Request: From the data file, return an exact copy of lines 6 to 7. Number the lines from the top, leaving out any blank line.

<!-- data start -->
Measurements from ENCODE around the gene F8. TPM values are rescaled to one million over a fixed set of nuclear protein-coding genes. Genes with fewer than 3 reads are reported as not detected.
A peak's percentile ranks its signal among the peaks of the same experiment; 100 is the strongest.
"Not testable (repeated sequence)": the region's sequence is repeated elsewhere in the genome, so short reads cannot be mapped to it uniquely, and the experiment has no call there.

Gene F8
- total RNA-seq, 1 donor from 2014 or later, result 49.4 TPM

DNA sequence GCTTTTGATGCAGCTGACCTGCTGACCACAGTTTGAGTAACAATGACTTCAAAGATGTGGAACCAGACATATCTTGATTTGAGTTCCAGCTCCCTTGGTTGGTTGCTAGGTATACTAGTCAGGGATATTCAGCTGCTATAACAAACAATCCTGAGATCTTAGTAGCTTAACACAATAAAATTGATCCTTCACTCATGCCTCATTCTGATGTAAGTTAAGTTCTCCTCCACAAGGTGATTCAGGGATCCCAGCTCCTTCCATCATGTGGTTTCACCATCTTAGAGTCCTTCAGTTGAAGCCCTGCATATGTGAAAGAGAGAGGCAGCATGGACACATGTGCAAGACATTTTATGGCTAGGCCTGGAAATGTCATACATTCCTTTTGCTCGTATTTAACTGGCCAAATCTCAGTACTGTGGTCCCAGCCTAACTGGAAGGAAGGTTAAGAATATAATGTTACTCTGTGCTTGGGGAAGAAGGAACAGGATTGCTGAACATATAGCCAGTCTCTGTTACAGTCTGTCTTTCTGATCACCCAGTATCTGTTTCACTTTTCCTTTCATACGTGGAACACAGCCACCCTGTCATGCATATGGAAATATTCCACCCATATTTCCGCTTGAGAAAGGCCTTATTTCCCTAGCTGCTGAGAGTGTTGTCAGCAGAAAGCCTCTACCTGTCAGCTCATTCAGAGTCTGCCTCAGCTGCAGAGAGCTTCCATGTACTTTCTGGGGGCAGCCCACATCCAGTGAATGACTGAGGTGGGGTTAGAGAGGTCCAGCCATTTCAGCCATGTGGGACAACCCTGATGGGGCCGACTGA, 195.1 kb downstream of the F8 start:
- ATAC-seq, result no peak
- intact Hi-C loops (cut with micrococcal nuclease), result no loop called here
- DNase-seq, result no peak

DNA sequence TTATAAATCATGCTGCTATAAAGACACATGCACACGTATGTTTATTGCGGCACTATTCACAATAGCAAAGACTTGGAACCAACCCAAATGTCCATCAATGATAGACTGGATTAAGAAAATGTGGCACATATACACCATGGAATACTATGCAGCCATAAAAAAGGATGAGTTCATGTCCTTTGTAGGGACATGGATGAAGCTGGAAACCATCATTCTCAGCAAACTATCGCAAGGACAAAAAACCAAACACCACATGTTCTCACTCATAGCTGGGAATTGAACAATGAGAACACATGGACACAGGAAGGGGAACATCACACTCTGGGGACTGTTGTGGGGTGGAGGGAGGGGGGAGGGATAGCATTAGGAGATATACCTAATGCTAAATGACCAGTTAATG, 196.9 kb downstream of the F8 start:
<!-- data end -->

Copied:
DNA sequence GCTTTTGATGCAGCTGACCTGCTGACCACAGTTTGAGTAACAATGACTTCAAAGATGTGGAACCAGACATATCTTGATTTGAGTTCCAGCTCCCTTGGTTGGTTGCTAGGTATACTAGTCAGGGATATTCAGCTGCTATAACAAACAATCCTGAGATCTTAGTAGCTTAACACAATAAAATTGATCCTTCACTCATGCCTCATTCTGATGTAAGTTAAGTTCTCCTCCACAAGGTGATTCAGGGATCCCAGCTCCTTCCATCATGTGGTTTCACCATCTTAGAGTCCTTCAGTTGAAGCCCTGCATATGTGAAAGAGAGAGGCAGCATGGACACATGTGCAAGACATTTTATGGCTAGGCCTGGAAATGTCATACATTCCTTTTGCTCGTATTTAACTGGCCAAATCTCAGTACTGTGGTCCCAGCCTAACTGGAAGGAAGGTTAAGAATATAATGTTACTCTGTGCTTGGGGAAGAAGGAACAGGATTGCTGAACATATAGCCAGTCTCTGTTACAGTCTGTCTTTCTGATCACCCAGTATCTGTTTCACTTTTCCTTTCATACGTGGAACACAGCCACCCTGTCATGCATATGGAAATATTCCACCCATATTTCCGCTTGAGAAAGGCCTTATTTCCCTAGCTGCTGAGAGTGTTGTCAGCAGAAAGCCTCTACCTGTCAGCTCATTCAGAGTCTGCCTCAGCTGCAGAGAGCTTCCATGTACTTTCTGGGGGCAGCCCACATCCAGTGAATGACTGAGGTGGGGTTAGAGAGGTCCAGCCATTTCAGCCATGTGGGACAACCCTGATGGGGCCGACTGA, 195.1 kb downstream of the F8 start:
- ATAC-seq, result no peak